Every individual is at risk of developing colorectal cancer. If you have no symptoms, have no family history of colorectal cancer and you are 50 years or older then you do not have to go through colonoscopy. You have a choice of doing stool tests for occult blood yearly or bi-annually, flexible sigmoidoscopy in an office every five years or combine stool test and flexible sigmoidoscopy every five years.

Every test for screening has advantages and disadvantages. None of them are full proof. And they vary from very invasive (colonoscopy) to least invasive (stool test). If you fall into high risk category then colonoscopy is the way to go. If you are asymptomatic person with an average risk then you have a choice of tests mentioned earlier.

So don’t be scared, talk to your doctor and have your butt checked out!

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For Men Prostate Problems are Almost Inevitable

A gentleman said, “Doc, how come you have not written about prostate problems lately?” He was right. Sometimes I feel I have written about a subject recently but when I look back at my list on the computer, I find time does go by fast. So, here is some information about prostate problems.

On a personal note, I am proud to say that this is my 400th column. I appreciate all the feed back and encouragement I receive from readers from all walks of life. Not only I enjoy writing but I learn a lot myself when I do all the research for my articles. I have learnt to take care of my health better thanks to these columns.

Ok, let us get back to our subject.

“Prostatic disease eventually affects almost all men; benign prostatic hypertrophy or hyperplasia (BPH) is an inevitable part of aging,” says an article in the Canadian Medical Association Journal (CMAJ June 19, 2007).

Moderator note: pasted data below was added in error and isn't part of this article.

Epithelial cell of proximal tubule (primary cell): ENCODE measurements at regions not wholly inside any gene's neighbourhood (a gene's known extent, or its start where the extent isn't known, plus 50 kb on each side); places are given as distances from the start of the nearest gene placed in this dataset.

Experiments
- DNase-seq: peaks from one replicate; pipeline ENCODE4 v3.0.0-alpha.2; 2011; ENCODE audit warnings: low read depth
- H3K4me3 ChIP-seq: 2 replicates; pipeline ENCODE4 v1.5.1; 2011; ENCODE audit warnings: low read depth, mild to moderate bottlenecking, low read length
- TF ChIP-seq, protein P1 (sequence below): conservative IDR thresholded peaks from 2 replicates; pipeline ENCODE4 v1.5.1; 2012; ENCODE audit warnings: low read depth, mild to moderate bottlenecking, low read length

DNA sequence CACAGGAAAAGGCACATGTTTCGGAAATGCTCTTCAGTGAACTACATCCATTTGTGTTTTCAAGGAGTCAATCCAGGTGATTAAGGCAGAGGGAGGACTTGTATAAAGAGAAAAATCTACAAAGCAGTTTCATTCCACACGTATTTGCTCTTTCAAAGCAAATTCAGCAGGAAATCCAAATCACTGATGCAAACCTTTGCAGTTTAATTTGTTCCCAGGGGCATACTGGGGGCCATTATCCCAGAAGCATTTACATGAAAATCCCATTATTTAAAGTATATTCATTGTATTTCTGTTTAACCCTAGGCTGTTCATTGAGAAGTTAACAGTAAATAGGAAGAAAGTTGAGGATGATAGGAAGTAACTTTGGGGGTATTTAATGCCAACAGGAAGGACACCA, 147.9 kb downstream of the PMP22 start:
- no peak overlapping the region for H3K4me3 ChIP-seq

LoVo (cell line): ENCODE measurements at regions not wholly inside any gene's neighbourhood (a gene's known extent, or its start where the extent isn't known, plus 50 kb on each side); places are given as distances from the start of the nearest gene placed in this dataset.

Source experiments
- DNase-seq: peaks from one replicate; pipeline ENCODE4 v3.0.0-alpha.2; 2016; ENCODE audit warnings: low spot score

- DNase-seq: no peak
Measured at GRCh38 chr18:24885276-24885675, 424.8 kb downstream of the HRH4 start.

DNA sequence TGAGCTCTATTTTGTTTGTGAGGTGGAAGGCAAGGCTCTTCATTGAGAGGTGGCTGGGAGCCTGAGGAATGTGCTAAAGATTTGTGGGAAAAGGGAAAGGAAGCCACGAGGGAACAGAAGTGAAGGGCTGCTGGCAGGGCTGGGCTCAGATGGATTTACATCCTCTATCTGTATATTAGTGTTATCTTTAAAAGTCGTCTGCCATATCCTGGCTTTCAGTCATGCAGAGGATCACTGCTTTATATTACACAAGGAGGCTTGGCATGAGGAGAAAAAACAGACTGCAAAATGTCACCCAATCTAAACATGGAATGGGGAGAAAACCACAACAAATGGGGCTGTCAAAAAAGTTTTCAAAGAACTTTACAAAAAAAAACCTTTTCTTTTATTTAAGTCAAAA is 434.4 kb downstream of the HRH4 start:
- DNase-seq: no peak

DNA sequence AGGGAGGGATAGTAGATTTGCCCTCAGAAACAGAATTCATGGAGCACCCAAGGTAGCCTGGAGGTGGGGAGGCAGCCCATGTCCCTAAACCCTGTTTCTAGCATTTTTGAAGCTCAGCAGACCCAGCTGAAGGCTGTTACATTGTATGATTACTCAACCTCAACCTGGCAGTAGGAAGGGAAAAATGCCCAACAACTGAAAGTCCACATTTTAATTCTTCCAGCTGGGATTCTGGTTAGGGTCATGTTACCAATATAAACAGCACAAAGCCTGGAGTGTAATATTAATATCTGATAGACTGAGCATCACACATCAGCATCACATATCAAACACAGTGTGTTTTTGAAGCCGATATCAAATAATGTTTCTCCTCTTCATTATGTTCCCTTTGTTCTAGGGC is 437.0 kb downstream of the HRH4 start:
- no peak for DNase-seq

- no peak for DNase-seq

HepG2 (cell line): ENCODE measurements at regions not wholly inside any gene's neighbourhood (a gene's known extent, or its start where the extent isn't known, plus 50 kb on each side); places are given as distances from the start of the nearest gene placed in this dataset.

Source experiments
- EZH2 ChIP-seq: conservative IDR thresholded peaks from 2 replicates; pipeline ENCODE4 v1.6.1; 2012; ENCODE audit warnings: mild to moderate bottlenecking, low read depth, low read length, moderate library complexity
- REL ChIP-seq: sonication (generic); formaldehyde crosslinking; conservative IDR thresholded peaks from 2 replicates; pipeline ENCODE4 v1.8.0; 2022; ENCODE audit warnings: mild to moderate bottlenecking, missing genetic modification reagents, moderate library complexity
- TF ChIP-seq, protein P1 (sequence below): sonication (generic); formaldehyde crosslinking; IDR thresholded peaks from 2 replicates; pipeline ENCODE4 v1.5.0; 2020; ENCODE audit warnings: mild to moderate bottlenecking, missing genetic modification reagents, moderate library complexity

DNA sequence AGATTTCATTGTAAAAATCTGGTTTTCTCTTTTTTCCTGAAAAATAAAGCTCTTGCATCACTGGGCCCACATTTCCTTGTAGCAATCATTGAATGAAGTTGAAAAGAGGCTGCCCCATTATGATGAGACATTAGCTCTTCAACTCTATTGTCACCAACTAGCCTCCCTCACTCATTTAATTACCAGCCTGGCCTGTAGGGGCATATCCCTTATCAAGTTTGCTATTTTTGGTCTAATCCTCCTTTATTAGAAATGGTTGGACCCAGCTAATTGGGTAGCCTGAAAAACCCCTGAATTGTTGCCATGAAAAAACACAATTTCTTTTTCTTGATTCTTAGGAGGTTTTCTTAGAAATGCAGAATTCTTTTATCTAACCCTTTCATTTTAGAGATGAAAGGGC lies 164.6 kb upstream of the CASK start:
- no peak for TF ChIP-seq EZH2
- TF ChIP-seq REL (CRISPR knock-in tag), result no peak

Do we need to worry about prostatic hypertrophy or hyperplasia which in simple terms means prostatic enlargement? Sure, we have to worry. Who knows, it could be malignant. Although prostatic enlargement eventually affects almost all aging men, not all men suffer from prostatic cancer. The lifetime risk of diagnosis of prostatic cancer is 18 per cent and death from prostatic cancer is three per cent.

Enlarged prostate gland has several effects. These include difficulty with voiding urine and blood PSA levels may go up. Other complications are urinary retention, urinary bleeding, bladder stones, recurrent urinary tract infections and renal failure. These effects become progressively worse requiring frequent medical attention and rising PSA requires multiple tests to rule out prostate cancer.

About 20 years ago, the standard treatment for benign enlargement of prostate gland was surgery. Now, patients with mild symptoms do not need any treatment. Patients with moderate symptoms are treated with medications. These medications have shown to improve the flow of urine and improve the quality of life. Do these medications prevent complications of BPH? Studies have shown that this is possible.